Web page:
Think About It
by  Paula R.


Disclaimer:  I don’t own them or make any profit from them.   I just like to borrow them for a little while. 

Note:  This piece is not betaed, so all mistakes are mine. 




Murdoch ran his hand through his hair.  How the hell did things get so out of hand when dealing with his younger son.  It began with a sharing of thoughts about the mare and her newborn foal and erupted into a war of words. 

‘Can’t seem to discuss things with that boy.  I know he wants to start a horse breeding program – hell, he’s mentioned it often enough that I’d have to be deaf or stupid not to know what he’d like to do.  Still, he needs to understand that cattle are what built this ranch and are what will keep it going. 

‘How dare he tell me I’m not listening to him.  I’ve heard all his arguments, seen the figures he’s presented, ridden to the canyon to watch the herds of horses that are running wild there, but he won’t listen when I tell him that it will take a great deal of time for a horse breeding program to show a profit.  Not just time, it will take more manpower to make it work.  There is more than enough work with just the cattle and maintenance of the ranch to keep the hands busy.  How many more men would we have to hire to deal with the horses, and how long before enough profit would be made to pay them?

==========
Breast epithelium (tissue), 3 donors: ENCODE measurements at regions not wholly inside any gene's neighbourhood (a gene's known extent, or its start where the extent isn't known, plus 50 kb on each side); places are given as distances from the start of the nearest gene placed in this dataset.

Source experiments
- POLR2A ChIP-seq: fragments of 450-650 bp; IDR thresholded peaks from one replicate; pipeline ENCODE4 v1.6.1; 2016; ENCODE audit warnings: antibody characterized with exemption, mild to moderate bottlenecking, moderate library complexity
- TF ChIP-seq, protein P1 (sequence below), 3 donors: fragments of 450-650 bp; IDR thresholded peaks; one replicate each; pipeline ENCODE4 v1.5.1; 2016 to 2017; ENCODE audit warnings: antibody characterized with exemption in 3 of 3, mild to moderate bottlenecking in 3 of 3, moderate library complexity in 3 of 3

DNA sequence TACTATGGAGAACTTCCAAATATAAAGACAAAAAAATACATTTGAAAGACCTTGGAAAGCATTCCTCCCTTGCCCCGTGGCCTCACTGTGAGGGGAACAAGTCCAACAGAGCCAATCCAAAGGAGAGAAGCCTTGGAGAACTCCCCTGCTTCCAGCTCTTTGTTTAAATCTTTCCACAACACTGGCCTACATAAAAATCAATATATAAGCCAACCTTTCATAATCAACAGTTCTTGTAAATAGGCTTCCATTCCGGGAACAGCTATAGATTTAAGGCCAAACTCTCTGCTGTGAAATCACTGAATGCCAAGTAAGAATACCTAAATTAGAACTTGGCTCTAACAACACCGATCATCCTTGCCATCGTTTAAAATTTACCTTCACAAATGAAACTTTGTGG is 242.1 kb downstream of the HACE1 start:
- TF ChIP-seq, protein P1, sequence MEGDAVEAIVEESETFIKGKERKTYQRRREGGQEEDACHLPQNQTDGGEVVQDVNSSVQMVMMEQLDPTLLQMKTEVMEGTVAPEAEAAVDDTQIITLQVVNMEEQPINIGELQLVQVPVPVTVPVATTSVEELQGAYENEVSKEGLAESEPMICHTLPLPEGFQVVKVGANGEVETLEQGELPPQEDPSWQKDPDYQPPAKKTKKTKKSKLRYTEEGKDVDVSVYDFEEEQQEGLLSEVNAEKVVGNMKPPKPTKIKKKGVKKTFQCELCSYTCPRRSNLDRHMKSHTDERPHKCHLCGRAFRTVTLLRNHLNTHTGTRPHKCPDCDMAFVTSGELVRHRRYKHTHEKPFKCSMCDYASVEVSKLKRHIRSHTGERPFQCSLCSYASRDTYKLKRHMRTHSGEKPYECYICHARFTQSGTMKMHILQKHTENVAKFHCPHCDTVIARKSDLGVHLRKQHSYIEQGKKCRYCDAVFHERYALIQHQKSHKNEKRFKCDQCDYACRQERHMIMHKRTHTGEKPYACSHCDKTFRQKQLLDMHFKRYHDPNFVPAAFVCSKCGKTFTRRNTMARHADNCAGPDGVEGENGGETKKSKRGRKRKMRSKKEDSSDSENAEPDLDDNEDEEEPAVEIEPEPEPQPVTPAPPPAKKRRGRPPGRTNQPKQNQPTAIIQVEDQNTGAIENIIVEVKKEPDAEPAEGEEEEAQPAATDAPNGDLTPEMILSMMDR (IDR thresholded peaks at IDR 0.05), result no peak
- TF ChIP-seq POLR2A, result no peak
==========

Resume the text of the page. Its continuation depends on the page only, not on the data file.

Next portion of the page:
‘Johnny’s a hard worker and a determined man when it comes to reaching a goal.  If he were to begin something like horse breeding, he would find a way to make it work.  Have to admit, he’s done his homework when it comes to the market for horses and the army contracts that, if won, would be a good start for the business.  The wild herds he’s talked me into going to see were beautiful and would be fine examples of stock that Lancer could offer if we were to breed horses.  Still….’

Murdoch walked to the French doors and looked toward the corral where his sons stood, watching the mare and her foal.  He’d once compared his younger son to a wild horse; to the point of thinking the boy needed to be “tamed” or reined in.  In time, he came to better understand Johnny and changed his way of thinking when it came to the younger man. 

When his sons first came to Lancer, he worried that one or both of the young men would leave someday never to return.  He understood, now, that Johnny wanted, needed to belong here and that he looked for approval and affection.  Of course, Murdoch was certain, Scott looked for that, as well.  Neither son would openly demonstrate nor admit that desire to him, but there were signs; especially from Johnny.